What does your watch say about you? Obviously, a watch tells the time. But the style, price or type of timepiece, or even which arm it’s worn on give insight into your personality?
If you sport a watch that costs as much as a car, you’ve done well for yourself and you like to broadcast it. Choosing good watches under $500 can say that, too, but be careful not to cross the line from flashy to downright gaudy. You don’t want your watch to tell everyone you have bad taste.
Analog vs. digital: Wearing a watch with hour, minute and second hands says you prefer the classics. You prefer to watch time tick the old-fashioned way because you not only know how much time you have left in the day, but also how much time has passed. Your eyesight is fine with the small numbers and tiny hands. You probably own an everyday watch, a casual watch and a sports watch. And you know when to wear each one.
Digital watch people are clock-watchers and most likely frugal. They won’t even consider watches under $500. They may work in the information technology field or in science labs. There may also be black tape holding their glasses together. They may be runners, or younger than 18. Children prefer digital watches because kids today are weaned on everything digital, but analog parents will understand the importance of buying their children watches that make them think. Give them Roman numerals, too.
Left arm vs. right arm: Generally speaking, right-handed people tend to wear their watches on their left arms. The left arm to them is the neutral arm, so naturally a watch won’t get in the way of work. Some people are ambidextrous and wear their watches on either arm. In the past, it was thought that women wore watches on the right, men on the left. Now it’s all about preference and comfort and you shouldn’t assume any meaning.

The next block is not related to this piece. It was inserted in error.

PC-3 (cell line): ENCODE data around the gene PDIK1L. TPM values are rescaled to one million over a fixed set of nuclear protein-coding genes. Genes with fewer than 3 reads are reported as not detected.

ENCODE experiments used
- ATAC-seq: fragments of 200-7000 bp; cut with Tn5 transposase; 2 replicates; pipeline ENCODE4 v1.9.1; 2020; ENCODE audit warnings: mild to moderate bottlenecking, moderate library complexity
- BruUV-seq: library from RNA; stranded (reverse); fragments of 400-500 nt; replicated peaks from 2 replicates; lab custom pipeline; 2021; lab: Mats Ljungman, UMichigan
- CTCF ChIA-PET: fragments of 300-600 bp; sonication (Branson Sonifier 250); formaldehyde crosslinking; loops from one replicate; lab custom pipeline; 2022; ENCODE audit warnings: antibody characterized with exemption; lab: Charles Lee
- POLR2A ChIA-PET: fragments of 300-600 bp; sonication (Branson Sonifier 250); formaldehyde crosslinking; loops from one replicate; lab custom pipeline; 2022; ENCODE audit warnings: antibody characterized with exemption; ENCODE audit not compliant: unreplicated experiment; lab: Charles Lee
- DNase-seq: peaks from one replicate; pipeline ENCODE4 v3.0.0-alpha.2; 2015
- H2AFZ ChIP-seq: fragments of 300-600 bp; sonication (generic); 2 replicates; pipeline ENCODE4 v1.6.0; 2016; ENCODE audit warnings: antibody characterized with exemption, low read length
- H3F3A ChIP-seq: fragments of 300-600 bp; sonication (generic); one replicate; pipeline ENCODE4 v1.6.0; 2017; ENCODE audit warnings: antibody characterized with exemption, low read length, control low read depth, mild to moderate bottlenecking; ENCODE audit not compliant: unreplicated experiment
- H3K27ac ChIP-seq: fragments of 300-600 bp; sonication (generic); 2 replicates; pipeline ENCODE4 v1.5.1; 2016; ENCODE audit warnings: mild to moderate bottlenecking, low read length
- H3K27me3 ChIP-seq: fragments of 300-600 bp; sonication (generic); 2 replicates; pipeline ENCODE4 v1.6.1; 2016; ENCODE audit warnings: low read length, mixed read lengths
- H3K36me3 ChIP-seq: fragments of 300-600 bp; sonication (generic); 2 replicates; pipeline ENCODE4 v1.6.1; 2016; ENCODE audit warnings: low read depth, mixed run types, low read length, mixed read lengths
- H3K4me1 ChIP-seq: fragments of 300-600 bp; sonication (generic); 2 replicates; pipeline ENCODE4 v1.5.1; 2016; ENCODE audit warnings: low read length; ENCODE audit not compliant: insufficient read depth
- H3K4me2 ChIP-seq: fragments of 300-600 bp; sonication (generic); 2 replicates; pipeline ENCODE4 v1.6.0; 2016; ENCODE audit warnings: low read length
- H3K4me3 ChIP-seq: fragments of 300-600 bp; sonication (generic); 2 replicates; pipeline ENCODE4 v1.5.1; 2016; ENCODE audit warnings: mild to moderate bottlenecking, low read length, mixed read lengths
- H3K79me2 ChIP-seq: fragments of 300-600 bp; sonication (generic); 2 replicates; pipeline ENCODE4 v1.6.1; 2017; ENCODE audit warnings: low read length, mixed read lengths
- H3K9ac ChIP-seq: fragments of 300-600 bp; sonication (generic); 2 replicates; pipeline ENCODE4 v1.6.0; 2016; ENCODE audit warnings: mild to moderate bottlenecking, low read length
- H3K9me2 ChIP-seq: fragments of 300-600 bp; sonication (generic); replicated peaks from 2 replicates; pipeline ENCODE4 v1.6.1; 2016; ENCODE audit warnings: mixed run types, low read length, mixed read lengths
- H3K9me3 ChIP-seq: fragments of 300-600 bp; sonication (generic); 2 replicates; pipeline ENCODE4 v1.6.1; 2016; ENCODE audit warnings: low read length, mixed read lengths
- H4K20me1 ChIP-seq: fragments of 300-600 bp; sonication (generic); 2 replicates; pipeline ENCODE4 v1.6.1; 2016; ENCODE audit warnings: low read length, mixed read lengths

Pocket watch vs. strap-on: If you carry a pocket watch with the chain attached you’re either wearing overalls, jeans and a leather jacket, a suit with a vest or vintage clothing. Or you should be. A pocket watch can add a touch of elegance to an outfit but is not ideal for busy people. Digging in your pocket for a watch to check the time can be almost as distracting as digging for a ringing cellphone.
Smart watch vs. classic timepiece: This is a relatively new dilemma. If you’re wearing a watch that doubles as a phone and a mini-computer, you may fall into the digital category discussed above. The jury is still out on whether these will fit into the business world. Just because it’s on your arm, though, does not make it OK to use the phone feature in a business meeting. You’re not Dick Tracy. Disable the sounds before your meeting, please.
The conclusion: Don’t buy a watch without considering its implications. And remember, classics never go out of style. That’s why they’re called classics.